Greta Thunberg learned about climate change when she was 8, and she felt isolated. Neither her relatives, her classmates nor her parents acted in ways that were commensurate with the situation. Climate change is too big for any individual to solve. It requires the collective power of “we.” Now Greta is the leader of a global movement, School Strike for Climate, that is mobilizing people on every continent, even Antarctica, to unite and take action to save our future.
Like many, I’ve known of climate change for a long time, but thought it was a distant problem. Bill McKibben’s article “Global Warming’s Terrifying New Math” worried me, and I sought a deeper understanding of climate change. Mitigating climate change became a fixation. The things that once gave me purpose became dependent on maintaining a livable future. Greta overcame her loss of purpose, and she’s inspiring me to do the same.
Looking back, I realize the lack of social cues, the implicit signals we send to each other that convey how we’re supposed to act in a particular situation, to worry about the climate made me complacent when I shouldn’t have been. “Our house is on fire,” and society is waking up. As more people come to this realization, our social instincts will recalibrate, and taking action will become the new norm. Public opinion polls show this trend; the percentage of Americans alarmed about climate change, a prerequisite for action, increased from 21 percent to 29 percent in 2018.
When I learned that Greta Thunberg would be striking in New York City, I had to witness history in the making. The change in attitudes toward climate change was noticeable since the 2014 People’s Climate March.
Instead of confused or indifferent looks on my way to the strike, this time passersby read my “Tax my carbon not my paycheck” sign and gave me thumbs up. Several people I spoke with at the strike disclosed their feelings of anxiety, but that they too wanted to make a difference. A college student in environmental studies described the constant reminder of the crisis via coursework, and a retired teacher who was researching solutions was also constantly disturbed by reality.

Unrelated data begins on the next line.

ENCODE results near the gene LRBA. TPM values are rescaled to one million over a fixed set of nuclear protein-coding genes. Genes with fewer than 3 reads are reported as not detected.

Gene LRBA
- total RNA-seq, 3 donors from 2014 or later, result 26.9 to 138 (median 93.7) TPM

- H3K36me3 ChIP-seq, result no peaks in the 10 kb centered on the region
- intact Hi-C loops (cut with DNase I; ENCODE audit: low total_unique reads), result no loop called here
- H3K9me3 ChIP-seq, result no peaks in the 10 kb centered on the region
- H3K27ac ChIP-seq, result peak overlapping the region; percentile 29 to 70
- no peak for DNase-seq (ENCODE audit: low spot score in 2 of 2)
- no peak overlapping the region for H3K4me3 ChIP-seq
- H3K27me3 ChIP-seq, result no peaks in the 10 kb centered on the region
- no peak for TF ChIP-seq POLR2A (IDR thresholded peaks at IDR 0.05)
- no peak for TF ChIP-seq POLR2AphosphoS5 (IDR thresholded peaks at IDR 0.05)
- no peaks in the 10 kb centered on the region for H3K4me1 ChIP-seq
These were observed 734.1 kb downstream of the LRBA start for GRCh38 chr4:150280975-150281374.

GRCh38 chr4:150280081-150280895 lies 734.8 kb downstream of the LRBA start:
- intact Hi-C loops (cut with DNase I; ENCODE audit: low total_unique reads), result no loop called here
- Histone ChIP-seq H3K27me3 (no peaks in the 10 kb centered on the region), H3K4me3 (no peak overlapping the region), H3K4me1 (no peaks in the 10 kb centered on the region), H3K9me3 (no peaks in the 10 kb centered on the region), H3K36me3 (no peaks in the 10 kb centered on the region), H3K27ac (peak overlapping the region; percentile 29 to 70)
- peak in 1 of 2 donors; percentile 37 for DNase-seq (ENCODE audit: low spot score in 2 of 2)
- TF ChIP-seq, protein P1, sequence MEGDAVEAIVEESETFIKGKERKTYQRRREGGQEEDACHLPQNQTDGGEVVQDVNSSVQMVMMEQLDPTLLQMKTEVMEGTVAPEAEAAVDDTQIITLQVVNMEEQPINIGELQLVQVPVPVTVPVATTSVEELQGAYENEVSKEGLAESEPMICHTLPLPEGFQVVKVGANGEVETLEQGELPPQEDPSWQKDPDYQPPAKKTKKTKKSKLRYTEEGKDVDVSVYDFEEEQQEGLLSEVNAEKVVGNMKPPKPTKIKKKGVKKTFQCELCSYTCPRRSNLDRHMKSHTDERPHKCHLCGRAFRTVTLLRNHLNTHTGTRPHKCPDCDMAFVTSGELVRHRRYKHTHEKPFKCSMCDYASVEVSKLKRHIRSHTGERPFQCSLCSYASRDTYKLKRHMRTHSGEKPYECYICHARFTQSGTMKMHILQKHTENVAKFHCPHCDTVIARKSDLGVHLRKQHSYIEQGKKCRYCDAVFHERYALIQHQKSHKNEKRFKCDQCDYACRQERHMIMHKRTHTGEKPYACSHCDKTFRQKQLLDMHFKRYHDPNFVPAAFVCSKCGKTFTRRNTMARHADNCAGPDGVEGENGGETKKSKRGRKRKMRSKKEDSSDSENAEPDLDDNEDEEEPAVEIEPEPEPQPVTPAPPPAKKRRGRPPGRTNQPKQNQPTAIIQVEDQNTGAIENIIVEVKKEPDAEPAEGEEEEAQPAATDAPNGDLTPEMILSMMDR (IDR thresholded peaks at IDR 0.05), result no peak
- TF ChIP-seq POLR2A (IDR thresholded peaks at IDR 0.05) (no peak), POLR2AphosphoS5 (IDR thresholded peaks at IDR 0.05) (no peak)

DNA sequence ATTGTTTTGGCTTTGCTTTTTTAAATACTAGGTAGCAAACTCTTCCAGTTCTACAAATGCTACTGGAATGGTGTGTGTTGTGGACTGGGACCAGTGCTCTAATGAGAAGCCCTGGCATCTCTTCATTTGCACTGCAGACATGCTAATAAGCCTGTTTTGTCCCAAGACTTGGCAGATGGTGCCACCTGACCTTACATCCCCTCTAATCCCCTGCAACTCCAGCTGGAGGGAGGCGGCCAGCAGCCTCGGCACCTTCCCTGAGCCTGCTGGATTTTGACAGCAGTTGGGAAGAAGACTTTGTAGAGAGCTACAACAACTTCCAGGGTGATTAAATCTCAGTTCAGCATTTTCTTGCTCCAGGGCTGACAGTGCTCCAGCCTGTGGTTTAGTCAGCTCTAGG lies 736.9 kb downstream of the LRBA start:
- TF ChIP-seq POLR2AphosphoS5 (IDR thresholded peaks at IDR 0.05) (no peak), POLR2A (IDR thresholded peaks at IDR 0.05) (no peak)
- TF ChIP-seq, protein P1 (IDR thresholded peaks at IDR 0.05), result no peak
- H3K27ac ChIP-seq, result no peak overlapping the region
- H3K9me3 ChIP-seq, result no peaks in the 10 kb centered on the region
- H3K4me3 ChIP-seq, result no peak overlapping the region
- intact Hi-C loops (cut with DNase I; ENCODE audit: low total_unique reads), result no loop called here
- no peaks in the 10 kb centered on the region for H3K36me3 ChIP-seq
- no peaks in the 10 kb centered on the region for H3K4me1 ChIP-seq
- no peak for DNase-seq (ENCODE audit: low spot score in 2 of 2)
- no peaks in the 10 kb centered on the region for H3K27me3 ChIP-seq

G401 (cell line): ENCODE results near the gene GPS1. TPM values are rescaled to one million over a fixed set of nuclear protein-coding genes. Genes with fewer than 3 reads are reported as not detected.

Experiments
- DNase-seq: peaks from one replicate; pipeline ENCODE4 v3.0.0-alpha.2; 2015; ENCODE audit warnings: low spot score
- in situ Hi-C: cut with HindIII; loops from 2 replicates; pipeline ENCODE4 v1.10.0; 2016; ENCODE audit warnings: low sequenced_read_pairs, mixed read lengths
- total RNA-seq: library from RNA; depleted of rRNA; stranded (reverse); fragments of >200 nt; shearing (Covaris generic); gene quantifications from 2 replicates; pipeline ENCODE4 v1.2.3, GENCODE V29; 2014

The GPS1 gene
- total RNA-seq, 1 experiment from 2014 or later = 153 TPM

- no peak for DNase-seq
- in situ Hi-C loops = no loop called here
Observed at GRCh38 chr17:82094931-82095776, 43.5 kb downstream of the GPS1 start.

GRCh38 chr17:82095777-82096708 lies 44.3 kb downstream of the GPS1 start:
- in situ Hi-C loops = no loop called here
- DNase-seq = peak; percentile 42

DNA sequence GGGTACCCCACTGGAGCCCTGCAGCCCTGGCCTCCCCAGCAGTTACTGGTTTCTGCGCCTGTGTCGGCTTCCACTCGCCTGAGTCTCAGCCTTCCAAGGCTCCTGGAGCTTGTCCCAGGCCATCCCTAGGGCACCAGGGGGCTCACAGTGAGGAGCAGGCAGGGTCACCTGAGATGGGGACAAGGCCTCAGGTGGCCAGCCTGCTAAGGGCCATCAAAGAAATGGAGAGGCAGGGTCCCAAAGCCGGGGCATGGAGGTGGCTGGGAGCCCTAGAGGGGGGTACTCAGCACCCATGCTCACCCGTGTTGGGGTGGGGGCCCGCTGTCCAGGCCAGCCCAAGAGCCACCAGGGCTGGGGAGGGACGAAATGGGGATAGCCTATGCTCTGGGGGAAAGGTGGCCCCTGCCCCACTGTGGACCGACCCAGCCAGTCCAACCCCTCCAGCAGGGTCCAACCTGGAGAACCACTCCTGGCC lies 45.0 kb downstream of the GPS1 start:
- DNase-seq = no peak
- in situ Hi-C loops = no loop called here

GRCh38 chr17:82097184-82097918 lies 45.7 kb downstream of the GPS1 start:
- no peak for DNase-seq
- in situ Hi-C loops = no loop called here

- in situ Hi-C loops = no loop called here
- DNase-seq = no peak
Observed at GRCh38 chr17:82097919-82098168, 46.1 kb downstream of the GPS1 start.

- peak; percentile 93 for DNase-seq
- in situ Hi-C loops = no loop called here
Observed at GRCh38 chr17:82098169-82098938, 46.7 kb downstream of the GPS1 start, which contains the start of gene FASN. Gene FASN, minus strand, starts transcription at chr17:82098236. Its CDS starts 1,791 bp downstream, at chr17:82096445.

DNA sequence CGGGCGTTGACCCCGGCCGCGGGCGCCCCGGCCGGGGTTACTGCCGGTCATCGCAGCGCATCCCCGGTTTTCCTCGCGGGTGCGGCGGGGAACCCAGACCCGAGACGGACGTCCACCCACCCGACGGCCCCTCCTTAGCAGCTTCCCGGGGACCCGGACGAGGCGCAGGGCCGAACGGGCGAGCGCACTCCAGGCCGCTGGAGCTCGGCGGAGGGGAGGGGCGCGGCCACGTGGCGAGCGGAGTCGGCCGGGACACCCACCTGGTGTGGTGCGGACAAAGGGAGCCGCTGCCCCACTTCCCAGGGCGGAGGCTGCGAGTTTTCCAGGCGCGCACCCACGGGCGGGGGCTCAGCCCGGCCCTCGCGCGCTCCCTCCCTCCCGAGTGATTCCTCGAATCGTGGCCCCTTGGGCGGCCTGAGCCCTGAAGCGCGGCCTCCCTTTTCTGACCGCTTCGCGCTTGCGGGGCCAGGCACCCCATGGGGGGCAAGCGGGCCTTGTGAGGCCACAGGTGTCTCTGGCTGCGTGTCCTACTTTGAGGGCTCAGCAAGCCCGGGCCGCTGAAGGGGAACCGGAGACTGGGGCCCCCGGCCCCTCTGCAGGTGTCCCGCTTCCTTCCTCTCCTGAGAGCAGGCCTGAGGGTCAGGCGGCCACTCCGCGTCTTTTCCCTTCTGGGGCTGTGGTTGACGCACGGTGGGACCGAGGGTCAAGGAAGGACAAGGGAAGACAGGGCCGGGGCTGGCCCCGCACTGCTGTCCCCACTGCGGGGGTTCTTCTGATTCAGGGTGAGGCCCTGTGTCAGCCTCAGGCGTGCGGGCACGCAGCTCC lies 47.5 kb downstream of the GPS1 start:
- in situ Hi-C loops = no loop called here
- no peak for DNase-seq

Being a part of this movement is therapeutic. As Greta can attest to, taking action is the cure for climate depression. I saw faith groups, animal rights groups, human rights groups, indigenous groups, healthcare professionals and, most of all, students. Everyone in this diverse group was passionate about solving the climate crisis, and together anything is possible.
There are solutions for everyone. Unchecked capitalism poses an existential threat that we all want to address. Some want to overhaul the entire system while others want to amend it. There are even solutions for the small, vocal minority that focuses on politically based objections. If it was difficult to take action because of a lack of social cues, imagine how difficult it must be to overcome a culture that provides social proof that downplays the science. There are so many worthwhile policies to support: economic, agricultural, land redemption, etc. Perhaps they’ll find efforts they deem amenable and add their efforts to ours. As Greta so often says, “Change is coming whether they like it or not.”
I encourage all people, regardless of political identity, to research and join a climate group that is right for them. I joined the nonpartisan group Citizens’ Climate Lobby because it fits with my pluralistic values, and I favor the carbon fee and dividend policy they support. We need to set record attendances at more rallies, generate more news coverage, grow this movement and build the political will for passing effective policies.
Greta understands the power of “we.” In her speech to an overflowing Battery Park, she used the word “we” 31 times. She was inclusive to young and old, near and far, and omitted partisan politics. Maintaining a livable future is something we all want. We will pressure our leaders to step up. “Together and united, we are unstoppable. This is what people power looks like. We will rise to the challenge.”
Todd Levy is an electrical engineer working on bioelectronic medicine research at Northwell Health and a member of Citizens’ Climate Lobby. He lives in Kew Gardens.